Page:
Our seasoned veterans typically relate to their experiences at a holistic level and apply their experiences to a situation not as one single experience but rather as a combination of experiences. By applying this combination, we often see the situation in an entirely different perspective from someone without those same experiences. Typically, our view through these past experiences does not relate to the situation as “black and white” but rather as many shades of gray. Our vision of a situation is not some gift we were born with like a fortune teller, but rather as the outcome of a collection of things we remember that happened with consequences and rewards attached. Not to get too weird, it is more like being the village elder … or in today's language, a mentor.

Working with these new leaders is fun and highly rewarding. They learn rapidly, and they are very appreciative of the people they work with and the opportunities they have. They deserve all the help and support they can get and are well worth the investment of an experienced person's time. Small business drives our nation's economic production, and it has been the backbone of all of the economic recoveries I recall. These entrepreneurially driven businesses are the equivalent to the economy of what the media likes to refer to as the common man to our society. If it is true that more than half of the people who manage today's small businesses have never experienced a significant downturn, then it is true that they can use some help.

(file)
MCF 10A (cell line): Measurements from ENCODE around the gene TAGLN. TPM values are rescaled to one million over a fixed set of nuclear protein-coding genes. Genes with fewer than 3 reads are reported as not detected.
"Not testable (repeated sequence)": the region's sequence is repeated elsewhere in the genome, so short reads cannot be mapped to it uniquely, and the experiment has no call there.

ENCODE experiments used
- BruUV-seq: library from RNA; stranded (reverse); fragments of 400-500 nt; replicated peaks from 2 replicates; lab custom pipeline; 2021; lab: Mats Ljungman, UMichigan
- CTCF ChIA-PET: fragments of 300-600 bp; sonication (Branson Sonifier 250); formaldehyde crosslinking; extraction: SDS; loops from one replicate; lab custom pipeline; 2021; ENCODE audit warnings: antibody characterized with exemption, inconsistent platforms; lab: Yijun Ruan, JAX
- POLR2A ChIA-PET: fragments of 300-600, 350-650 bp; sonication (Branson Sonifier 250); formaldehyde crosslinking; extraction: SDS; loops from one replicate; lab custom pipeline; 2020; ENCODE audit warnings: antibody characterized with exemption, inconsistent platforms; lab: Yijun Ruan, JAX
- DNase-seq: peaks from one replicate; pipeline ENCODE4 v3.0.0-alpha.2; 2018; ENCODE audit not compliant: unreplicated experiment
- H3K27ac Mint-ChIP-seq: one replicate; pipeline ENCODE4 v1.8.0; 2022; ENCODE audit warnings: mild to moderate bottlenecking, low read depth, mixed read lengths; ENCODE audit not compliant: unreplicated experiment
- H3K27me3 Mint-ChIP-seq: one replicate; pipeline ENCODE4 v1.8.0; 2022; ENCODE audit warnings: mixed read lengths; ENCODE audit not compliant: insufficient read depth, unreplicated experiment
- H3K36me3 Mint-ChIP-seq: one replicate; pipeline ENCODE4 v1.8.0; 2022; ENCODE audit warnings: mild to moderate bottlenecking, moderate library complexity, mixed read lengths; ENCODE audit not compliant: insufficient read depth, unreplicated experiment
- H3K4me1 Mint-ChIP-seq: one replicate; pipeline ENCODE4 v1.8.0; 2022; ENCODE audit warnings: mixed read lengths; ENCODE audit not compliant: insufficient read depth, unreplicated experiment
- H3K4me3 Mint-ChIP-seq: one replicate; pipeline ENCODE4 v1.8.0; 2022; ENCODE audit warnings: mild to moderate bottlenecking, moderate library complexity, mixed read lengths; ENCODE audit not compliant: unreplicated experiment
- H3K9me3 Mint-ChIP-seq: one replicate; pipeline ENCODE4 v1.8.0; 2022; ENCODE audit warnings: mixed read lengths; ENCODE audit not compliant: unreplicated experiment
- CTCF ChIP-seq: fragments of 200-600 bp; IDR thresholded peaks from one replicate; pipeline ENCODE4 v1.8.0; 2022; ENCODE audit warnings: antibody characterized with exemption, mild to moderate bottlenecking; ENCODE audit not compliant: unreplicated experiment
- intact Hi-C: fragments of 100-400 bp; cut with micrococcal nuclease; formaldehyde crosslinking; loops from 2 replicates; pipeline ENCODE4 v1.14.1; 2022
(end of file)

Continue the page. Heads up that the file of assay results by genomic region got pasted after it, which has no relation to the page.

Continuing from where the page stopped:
I remember during my first downturn experience, we received buttons to wear. The button said, “Business is good!” Our orders were to “wear these until I tell you to stop.” Naturally I had to ask why, and I was told “anyone can talk about how bad it is, but not everyone can do something about it. I want the people you call on to ask you what makes us think business is good, and I want you to be able to tell them. Some day they will remember you as the one with optimism and a positive message. Anyone can bitch!” That was more than 50 years ago, and it was my dad and his dumb buttons with a perfect message and perfect timing that turned our heads in the right direction. I saw buttons floating around the ASHRAE show that said, “I refuse to participate in a recession!” I laughed to myself and thought those buttons came from someone who had been through this before, and I bet that person has gray hair, a good sense of humor and a very seasoned base of experience. I bet that is someone's mentor.

So I'm writing to two audiences: those who are young enough to have not been through a downturn, and those who are old enough to know that it is survivable, potentially healthy and one heck of a painful learning experience. What I know today has come from those experienced people whose paths I have crossed, the mistakes I have made, the victories that came from decisions followed by implementation and the consultative/coaching work I'm fortunate enough to be doing today. The neatest thing with all of the work I do is how that work is so rewarding. I have never “taught” without learning, I have never “learned” without growing, and I have never “grown” without feeling younger.

So if you are in your “senior” phase, think about what this current generation of managers needs to know. The smart ones are scared, and if I asked you what they are frightened of, you would tell me “the unknown.” Bang! You are right on, and it is “unknown” because of the simple statement that I was hit with by one of them: “How would I know that?” So if you've been through it, look around and see who you can help by sharing your experience. Don't wait for someone to ask you what you think, and please don't wait for them to get into unnecessary trouble. Offer what you know with the simple question, “How are you coming along with _______ ? Any way I can help?” We need our village elders.

Phil Garrett is a former HARDI (NHRAW) president. He is also president of Systematic Selling. Contact him at 336/574-1484 or [email protected].